Global Green USA’s Coalition for Resource Recovery (CoRR) has begun implementation of the second phase of a food-packaging project designed to recycle paper cups and fast food packaging, along with corrugated cardboard, into valuable, high-quality materials. The pilot, a collaboration between CoRR and New York city-area based educational institutions Pratt Institute and The New School, involves recycling paper coffee cups at the The New School’s café.
Phase I of this project involved an eight-week pilot conducted at seven Starbucks stores in Manhattan to collect and recycle its paper hot beverage cups, which were prescreened for recyclability, with old corrugated cardboard (OCC). As CoRR reports, Phase I tests met established targets to merit additional testing.
Phase 2 features prototypes of recycling bins and educational communications developed for a university or cafeteria setting. The consumer education strategies being tested include educational posters, tabletop informational toys, and completely redesigned trash, plastic bottle/aluminum can/glass bottle, mixed paper, and paper cup bins with eye-level signage.
The designs, by Pratt Institute's Center for Sustainable Design Studies (CSDS), were informed by in-store observations conducted during the Starbucks pilot last fall. Students of Pratt Institute’s CSDS and The New School will be examining consumer behaviors over the course of the trial. Cups will be collected and recycled by Action Carting.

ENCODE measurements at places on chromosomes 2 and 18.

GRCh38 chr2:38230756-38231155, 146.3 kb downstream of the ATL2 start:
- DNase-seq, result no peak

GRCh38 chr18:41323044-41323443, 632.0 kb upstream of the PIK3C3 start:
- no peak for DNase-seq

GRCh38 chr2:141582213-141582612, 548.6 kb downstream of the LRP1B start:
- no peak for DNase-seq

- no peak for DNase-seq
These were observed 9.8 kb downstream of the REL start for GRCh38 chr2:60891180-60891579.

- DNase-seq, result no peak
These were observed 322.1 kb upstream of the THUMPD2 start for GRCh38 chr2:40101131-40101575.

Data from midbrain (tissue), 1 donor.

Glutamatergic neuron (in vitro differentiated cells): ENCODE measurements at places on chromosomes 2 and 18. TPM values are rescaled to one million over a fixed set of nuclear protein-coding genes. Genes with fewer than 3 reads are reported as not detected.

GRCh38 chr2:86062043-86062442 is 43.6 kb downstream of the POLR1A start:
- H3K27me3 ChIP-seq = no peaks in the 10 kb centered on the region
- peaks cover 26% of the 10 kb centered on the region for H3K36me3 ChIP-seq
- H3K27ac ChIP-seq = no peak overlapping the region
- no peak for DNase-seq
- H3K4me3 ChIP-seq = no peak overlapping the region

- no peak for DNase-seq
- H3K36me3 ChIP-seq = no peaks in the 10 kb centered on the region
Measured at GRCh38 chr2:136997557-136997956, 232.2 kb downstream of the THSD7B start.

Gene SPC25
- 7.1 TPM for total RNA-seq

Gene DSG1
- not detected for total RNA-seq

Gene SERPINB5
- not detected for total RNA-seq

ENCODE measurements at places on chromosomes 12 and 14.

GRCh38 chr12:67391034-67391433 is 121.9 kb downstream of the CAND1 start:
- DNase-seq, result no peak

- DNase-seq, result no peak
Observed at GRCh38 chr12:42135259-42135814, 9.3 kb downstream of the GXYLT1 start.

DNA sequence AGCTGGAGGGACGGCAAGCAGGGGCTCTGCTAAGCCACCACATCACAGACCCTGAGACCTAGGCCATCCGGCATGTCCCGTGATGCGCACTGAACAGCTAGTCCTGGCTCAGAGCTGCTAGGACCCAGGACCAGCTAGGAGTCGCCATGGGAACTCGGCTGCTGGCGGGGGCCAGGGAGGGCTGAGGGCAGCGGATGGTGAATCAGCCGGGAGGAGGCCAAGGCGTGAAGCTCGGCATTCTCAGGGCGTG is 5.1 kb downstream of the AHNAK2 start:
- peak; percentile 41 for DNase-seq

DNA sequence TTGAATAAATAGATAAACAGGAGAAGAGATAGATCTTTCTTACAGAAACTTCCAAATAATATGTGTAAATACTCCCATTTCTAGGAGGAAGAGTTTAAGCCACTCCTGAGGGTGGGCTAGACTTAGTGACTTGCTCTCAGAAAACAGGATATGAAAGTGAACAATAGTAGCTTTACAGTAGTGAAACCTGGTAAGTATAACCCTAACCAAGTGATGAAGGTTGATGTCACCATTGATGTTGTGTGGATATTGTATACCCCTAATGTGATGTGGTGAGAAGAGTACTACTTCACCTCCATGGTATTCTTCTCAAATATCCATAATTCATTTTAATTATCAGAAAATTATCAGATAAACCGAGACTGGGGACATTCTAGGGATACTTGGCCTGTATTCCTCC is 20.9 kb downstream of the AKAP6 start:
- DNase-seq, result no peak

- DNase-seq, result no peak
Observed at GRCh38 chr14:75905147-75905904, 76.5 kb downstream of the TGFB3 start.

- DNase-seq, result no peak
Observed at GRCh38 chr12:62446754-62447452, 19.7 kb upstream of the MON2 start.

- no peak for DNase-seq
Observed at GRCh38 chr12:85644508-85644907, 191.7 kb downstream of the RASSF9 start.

CoRR relates that its 2011 goal is to demonstrate the success of the concept at scale. The material will be held for two weeks and surged through a local recycling mill in order to prove the ease of recycling this material, even when a surge in foodservice packaging materials occurs in the OCC stream. The results of recycling this volume of material with OCC as one batch will provide the ‘in the field’ data needed to garner support from other mills and expand to other cities and markets, the group says.
According to data cited by CoRR, every year, 58 billion paper cups are used in the U.S. at restaurants, events, and homes. If all paper cups in the U.S. were recycled, 645,000 tons of waste would be diverted from landfills each year, reducing greenhouse gas emissions by 2.5 million mtCO2e, equivalent to removing 450,000 passenger cars from the road. If successful, CoRR says the pilot could influence the design of all paper food packaging, potentially increasing the benefits above by ten-fold.